I waved. In response, they swam straight at me. At the last second, point-blank and enormous, they slipped under my kayak.
When they popped up again, they were back where they had first appeared. Still checking me out, they snorted at me, almost comically. �Cool trick,� I called.
Two, three times, I whacked my paddle on the water, hoping they would repeat their stunt so I could get another close look atthem.
Same as before, they headed straight for me. Same as before, they passed right under my kayak.
�Andy!� came a voice from behind, and there was Monica, paddling toward me like there was no tomorrow. A ski racer in the winters, Monica was the trip leader even though she was the younger of our two guides. I was basically in awe of her.
�Stop! Stop!� she cried, as she reached out and grabbed hold of my kayak.
�What's wrong? I wasn't doing any -- �
�Those are Steller's sea lions, Andy. They can be dangerous! They weigh close to two thousand pounds. Did they snort at you?�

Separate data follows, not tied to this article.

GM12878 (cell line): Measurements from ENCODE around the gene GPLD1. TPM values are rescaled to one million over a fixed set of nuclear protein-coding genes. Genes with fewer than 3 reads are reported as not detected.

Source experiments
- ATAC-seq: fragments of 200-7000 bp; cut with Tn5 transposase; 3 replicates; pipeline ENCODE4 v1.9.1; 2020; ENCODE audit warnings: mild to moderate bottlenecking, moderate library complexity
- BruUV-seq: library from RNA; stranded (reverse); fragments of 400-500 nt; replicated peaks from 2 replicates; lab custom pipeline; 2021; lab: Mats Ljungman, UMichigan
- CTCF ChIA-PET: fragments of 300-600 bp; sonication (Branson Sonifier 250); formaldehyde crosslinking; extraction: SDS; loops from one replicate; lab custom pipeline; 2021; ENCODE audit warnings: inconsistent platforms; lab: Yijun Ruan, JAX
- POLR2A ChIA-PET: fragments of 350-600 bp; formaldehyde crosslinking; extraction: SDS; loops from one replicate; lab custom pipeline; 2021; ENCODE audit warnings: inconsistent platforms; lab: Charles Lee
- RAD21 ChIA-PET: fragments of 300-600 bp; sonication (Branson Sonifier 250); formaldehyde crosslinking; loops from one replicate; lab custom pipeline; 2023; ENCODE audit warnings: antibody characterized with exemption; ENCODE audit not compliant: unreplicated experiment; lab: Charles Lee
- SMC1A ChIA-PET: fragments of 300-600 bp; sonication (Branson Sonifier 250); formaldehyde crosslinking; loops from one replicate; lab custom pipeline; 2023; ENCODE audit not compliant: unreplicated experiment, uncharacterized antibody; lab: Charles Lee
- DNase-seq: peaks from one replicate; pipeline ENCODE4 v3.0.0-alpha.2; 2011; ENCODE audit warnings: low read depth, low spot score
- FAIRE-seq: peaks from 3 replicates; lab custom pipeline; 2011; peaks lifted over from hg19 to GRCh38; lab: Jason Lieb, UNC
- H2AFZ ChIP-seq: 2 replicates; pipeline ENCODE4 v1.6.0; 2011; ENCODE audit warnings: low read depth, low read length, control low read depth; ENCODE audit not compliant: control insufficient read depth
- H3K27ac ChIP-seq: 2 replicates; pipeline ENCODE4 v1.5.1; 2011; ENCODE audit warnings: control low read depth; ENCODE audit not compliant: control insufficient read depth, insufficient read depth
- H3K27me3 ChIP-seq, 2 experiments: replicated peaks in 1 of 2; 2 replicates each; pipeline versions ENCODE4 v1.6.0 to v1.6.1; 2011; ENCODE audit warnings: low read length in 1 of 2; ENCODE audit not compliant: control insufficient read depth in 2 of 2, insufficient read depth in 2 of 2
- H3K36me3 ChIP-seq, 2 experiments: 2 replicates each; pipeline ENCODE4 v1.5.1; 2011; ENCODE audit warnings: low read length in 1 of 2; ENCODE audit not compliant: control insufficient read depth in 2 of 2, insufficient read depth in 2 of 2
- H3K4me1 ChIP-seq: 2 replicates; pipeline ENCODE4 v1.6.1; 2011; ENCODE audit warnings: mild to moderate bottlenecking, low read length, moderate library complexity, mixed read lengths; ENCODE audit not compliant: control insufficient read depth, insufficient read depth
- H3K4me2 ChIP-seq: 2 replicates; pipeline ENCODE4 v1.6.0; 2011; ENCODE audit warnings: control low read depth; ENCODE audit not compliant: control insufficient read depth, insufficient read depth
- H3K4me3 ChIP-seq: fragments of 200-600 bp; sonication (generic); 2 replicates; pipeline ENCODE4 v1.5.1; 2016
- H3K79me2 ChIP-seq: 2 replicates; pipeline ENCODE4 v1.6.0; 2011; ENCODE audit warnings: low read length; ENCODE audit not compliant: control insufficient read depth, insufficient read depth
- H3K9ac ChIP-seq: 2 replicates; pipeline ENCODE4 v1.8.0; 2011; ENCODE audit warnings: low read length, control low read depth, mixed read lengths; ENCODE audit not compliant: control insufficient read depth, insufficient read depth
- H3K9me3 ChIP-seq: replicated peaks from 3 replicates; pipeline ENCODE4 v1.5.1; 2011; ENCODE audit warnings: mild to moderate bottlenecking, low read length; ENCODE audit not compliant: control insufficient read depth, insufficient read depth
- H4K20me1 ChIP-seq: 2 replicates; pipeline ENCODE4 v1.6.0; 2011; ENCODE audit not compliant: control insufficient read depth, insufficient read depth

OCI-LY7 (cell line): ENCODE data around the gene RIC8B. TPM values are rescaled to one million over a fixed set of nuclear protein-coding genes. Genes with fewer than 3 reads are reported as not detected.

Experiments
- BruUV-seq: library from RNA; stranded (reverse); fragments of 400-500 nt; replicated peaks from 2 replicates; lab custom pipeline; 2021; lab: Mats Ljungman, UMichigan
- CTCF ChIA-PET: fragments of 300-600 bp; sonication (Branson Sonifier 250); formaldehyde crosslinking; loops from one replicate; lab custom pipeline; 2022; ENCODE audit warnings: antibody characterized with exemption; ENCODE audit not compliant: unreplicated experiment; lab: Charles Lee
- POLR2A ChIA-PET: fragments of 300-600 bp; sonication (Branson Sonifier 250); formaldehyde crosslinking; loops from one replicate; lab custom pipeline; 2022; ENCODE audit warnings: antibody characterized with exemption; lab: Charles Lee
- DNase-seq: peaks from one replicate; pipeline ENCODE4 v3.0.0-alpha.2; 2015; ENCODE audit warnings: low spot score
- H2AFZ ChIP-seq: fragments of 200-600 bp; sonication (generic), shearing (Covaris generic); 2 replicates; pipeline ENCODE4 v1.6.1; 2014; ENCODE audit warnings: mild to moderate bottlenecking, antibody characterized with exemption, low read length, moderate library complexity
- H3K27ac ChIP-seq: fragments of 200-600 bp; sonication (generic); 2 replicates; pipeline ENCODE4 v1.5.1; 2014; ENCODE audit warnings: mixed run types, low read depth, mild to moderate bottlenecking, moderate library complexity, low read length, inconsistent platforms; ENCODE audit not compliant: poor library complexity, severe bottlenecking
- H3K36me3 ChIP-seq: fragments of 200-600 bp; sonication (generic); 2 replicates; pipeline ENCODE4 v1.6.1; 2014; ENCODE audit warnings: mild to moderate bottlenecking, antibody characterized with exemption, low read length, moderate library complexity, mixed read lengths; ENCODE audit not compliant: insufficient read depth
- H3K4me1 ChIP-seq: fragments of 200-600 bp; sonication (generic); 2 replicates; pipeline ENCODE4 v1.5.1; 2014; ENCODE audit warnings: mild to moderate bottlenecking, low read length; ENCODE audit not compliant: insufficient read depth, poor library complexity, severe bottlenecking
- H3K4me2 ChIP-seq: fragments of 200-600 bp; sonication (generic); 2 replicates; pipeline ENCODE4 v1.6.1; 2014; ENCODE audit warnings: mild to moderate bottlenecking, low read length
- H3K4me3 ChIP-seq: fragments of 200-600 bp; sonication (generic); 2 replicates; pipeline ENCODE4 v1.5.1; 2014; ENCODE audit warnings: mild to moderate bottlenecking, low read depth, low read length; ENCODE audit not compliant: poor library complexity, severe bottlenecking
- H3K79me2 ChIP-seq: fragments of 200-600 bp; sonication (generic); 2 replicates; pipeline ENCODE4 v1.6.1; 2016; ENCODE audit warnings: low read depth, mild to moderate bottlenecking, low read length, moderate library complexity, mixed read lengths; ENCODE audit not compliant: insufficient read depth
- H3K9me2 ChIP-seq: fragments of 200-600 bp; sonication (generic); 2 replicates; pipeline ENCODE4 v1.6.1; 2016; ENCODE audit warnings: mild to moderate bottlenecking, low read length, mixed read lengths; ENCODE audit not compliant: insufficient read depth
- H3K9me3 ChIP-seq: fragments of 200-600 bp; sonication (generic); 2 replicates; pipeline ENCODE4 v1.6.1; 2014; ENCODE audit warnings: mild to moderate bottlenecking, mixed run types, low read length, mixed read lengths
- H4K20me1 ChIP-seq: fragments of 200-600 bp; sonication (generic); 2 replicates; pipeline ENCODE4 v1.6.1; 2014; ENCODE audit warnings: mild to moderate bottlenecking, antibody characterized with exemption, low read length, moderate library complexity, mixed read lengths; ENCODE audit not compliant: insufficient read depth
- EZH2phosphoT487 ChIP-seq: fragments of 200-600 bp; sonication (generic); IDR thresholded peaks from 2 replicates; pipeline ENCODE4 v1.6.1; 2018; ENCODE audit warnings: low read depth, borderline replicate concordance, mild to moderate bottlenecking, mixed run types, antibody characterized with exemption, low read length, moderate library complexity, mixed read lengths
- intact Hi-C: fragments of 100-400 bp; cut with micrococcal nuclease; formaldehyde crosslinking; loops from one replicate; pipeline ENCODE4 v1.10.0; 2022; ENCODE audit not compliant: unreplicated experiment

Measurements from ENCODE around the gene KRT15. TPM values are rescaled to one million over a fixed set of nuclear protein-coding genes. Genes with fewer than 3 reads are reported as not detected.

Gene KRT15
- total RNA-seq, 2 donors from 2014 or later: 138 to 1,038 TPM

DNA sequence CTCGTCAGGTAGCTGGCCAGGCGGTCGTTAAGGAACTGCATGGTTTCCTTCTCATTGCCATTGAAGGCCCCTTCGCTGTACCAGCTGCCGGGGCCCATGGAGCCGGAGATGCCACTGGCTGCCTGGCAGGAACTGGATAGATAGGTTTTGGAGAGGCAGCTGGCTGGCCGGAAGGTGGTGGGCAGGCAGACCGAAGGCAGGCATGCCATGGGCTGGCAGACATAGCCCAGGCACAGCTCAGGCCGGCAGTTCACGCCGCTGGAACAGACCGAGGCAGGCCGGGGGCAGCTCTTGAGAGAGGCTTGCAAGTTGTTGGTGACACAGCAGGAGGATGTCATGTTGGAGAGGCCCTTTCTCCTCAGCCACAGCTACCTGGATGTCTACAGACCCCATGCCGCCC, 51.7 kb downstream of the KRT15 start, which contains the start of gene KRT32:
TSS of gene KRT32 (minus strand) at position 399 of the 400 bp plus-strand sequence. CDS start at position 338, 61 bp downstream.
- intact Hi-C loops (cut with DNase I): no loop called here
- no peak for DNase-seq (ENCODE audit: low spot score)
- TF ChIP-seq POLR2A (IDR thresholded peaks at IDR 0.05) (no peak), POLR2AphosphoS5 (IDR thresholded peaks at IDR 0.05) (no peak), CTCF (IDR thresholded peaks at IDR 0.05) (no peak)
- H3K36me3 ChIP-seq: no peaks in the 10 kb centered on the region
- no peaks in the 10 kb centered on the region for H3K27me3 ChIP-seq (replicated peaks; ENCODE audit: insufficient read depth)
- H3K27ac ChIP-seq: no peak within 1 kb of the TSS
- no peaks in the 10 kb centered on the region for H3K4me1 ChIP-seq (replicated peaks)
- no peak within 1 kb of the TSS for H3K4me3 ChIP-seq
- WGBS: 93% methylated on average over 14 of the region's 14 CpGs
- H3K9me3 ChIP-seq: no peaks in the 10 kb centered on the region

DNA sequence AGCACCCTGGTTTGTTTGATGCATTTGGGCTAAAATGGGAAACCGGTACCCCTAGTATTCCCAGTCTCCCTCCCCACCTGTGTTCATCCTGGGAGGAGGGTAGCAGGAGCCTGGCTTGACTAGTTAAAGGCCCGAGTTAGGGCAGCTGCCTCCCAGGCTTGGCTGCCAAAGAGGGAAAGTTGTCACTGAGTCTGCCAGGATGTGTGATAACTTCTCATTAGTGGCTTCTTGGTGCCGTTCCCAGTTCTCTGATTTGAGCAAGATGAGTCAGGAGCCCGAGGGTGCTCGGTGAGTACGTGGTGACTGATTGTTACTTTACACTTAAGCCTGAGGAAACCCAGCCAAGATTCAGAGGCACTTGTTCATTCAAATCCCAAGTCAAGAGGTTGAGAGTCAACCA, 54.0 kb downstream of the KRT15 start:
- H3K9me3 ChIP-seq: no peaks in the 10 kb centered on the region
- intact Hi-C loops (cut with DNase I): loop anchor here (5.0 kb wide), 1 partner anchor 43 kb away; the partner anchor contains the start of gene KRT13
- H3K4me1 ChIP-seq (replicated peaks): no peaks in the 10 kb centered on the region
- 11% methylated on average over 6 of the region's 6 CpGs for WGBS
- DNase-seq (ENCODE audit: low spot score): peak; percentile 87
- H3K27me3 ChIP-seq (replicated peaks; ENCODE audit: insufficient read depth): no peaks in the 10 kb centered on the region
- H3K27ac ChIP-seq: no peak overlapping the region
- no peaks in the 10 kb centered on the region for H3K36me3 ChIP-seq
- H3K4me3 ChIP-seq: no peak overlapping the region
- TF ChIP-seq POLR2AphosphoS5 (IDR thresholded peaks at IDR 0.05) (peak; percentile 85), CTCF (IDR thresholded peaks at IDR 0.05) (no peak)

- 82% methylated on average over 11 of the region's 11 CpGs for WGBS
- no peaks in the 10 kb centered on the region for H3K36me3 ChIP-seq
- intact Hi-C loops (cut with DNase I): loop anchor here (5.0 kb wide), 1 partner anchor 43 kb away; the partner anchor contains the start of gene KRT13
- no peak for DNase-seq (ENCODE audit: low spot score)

�It was amazing. They wanted to play.�
�Maybe,� she said, raising her eyebrows, �but they can play rough. They were more like charging you, challenging you. A couple of years ago one of them tipped over a kayak. It happened to one of the other compan -- �
Suddenly Monica's eyes went big, and I saw why. Not very far away, an immense whale was bursting out of the sea. Its enormous white flippers flailed as it rose twisting into the air.
For a second the whale seemed to hang suspended, water streaming off its sides. With a resounding splash, it fell on its back into the sea.
Behind us, cheers went up from the group, and someone hollered, �First whale!�
With a huge smile, Monica reached for my shoulder and gave me a forgiving pat. �Humpback whales, Andy! This is what we came for!�
With a sudden pivot, she sped toward the others.
It was going to take me a while to recover from the sting of Monica's reprimand. I was fourteen, as young as Adventure Alaska would allow on these trips, and the only kid in the group. For six days, I'd been trying so hard.
As I paddled on, I thought about what Monica had just said, that we'd come for the whales. In my case, that was only partly true.